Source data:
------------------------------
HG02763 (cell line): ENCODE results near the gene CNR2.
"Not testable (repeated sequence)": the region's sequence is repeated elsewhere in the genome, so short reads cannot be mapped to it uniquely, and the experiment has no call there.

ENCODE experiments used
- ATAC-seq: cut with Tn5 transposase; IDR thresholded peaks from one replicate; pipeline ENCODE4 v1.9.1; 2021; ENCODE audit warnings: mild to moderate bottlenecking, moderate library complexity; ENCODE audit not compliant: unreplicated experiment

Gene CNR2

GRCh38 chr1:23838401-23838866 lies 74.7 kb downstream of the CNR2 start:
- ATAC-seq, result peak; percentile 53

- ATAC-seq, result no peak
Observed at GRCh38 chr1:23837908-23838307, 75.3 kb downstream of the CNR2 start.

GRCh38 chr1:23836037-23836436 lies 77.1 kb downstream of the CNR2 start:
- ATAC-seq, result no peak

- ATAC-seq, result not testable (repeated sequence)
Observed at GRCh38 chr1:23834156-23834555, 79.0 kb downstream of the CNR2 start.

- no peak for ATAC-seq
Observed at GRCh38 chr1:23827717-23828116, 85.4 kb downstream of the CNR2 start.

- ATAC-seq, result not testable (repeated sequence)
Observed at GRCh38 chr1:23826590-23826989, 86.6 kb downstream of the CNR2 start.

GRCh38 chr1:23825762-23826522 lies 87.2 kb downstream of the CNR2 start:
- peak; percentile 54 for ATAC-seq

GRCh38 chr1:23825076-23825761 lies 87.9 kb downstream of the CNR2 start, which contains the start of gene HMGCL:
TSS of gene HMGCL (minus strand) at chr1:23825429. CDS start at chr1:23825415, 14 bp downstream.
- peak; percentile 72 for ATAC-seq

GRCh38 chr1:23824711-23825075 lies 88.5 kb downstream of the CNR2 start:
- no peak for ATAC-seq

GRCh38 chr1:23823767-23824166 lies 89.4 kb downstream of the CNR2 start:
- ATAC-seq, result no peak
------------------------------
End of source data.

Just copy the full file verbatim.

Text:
HG02763 (cell line): ENCODE results near the gene CNR2.
"Not testable (repeated sequence)": the region's sequence is repeated elsewhere in the genome, so short reads cannot be mapped to it uniquely, and the experiment has no call there.

ENCODE experiments used
- ATAC-seq: cut with Tn5 transposase; IDR thresholded peaks from one replicate; pipeline ENCODE4 v1.9.1; 2021; ENCODE audit warnings: mild to moderate bottlenecking, moderate library complexity; ENCODE audit not compliant: unreplicated experiment

Gene CNR2

GRCh38 chr1:23838401-23838866 lies 74.7 kb downstream of the CNR2 start:
- ATAC-seq, result peak; percentile 53

- ATAC-seq, result no peak
Observed at GRCh38 chr1:23837908-23838307, 75.3 kb downstream of the CNR2 start.

GRCh38 chr1:23836037-23836436 lies 77.1 kb downstream of the CNR2 start:
- ATAC-seq, result no peak

- ATAC-seq, result not testable (repeated sequence)
Observed at GRCh38 chr1:23834156-23834555, 79.0 kb downstream of the CNR2 start.

- no peak for ATAC-seq
Observed at GRCh38 chr1:23827717-23828116, 85.4 kb downstream of the CNR2 start.

- ATAC-seq, result not testable (repeated sequence)
Observed at GRCh38 chr1:23826590-23826989, 86.6 kb downstream of the CNR2 start.

GRCh38 chr1:23825762-23826522 lies 87.2 kb downstream of the CNR2 start:
- peak; percentile 54 for ATAC-seq

GRCh38 chr1:23825076-23825761 lies 87.9 kb downstream of the CNR2 start, which contains the start of gene HMGCL:
TSS of gene HMGCL (minus strand) at chr1:23825429. CDS start at chr1:23825415, 14 bp downstream.
- peak; percentile 72 for ATAC-seq

GRCh38 chr1:23824711-23825075 lies 88.5 kb downstream of the CNR2 start:
- no peak for ATAC-seq

GRCh38 chr1:23823767-23824166 lies 89.4 kb downstream of the CNR2 start:
- ATAC-seq, result no peak